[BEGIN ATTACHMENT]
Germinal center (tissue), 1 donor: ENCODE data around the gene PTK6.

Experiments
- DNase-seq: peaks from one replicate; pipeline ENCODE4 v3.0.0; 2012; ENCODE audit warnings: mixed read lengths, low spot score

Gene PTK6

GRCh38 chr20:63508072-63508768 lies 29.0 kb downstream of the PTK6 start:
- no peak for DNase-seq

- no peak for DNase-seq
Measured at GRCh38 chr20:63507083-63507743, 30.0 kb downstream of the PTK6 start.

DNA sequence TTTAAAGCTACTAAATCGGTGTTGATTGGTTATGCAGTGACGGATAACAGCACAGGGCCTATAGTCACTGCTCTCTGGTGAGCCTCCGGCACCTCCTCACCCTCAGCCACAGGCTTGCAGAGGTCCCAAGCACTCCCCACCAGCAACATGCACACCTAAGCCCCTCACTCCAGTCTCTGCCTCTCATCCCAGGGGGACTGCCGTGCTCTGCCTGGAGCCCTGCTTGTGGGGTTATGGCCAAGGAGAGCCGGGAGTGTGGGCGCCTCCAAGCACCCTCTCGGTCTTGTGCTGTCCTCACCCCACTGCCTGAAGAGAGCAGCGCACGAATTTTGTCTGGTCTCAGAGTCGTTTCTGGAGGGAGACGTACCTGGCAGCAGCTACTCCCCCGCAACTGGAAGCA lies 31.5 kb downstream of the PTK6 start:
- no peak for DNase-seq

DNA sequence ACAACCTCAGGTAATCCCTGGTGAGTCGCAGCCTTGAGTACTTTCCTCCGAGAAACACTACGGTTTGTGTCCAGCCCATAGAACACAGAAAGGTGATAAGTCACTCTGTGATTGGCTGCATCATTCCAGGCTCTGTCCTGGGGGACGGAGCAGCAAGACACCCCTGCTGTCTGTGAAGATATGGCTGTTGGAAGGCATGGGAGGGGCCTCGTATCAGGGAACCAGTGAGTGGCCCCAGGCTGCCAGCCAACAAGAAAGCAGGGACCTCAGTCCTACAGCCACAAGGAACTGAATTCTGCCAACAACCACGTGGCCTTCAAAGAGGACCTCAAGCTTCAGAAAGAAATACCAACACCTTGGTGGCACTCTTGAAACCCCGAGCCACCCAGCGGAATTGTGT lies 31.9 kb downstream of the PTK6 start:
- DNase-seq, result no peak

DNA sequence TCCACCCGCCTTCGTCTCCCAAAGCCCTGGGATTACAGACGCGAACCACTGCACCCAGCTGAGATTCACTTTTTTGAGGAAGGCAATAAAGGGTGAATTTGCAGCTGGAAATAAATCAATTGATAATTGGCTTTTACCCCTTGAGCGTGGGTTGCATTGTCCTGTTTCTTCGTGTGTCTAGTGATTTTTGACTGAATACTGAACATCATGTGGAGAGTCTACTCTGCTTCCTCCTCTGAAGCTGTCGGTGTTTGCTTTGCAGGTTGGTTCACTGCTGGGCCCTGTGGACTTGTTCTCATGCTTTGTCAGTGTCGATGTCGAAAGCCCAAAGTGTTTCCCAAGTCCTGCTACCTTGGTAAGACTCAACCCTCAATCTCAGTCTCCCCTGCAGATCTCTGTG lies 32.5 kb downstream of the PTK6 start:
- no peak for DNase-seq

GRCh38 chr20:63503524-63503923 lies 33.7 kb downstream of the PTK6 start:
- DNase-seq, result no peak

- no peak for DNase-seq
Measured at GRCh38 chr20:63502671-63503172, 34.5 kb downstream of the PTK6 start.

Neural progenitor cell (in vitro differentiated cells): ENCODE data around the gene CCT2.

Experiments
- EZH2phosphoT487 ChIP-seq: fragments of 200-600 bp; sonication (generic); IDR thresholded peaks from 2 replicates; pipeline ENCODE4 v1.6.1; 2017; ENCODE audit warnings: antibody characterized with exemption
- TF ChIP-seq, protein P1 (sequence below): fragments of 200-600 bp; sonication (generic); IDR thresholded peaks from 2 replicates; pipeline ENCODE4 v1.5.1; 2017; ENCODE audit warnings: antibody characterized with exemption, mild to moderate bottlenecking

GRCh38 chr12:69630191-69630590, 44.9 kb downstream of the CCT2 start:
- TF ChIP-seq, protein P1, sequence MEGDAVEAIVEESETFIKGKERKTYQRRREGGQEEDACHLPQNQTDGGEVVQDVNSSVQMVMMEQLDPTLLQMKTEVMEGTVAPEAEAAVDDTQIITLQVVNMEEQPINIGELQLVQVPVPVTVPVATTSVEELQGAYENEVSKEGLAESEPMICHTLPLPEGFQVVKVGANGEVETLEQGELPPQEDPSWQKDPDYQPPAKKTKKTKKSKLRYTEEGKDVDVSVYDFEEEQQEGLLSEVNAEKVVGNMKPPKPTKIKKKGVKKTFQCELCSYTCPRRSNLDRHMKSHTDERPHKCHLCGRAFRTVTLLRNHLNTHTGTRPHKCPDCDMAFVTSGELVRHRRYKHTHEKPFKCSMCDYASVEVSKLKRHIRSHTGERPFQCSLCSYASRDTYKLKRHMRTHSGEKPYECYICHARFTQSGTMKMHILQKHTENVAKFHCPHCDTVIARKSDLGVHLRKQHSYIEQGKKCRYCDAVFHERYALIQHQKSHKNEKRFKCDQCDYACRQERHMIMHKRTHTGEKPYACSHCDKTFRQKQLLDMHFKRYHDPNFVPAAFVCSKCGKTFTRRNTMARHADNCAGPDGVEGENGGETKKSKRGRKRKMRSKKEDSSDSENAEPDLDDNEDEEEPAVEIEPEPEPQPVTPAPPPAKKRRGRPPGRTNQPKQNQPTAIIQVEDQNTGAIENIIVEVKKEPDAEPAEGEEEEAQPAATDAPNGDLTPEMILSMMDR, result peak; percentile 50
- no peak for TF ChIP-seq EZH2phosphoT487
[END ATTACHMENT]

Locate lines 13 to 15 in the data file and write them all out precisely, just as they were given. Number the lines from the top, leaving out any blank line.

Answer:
DNA sequence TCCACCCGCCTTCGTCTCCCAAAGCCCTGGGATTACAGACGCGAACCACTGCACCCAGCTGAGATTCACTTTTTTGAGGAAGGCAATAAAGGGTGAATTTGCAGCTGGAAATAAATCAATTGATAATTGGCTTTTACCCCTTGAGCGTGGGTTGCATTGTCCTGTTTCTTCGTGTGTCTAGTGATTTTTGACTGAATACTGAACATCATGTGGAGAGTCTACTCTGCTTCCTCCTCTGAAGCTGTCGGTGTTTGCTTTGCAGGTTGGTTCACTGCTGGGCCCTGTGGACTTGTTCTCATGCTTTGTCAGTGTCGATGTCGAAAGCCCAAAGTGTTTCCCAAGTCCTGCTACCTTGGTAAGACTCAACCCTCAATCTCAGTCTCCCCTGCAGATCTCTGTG lies 32.5 kb downstream of the PTK6 start:
- no peak for DNase-seq

GRCh38 chr20:63503524-63503923 lies 33.7 kb downstream of the PTK6 start: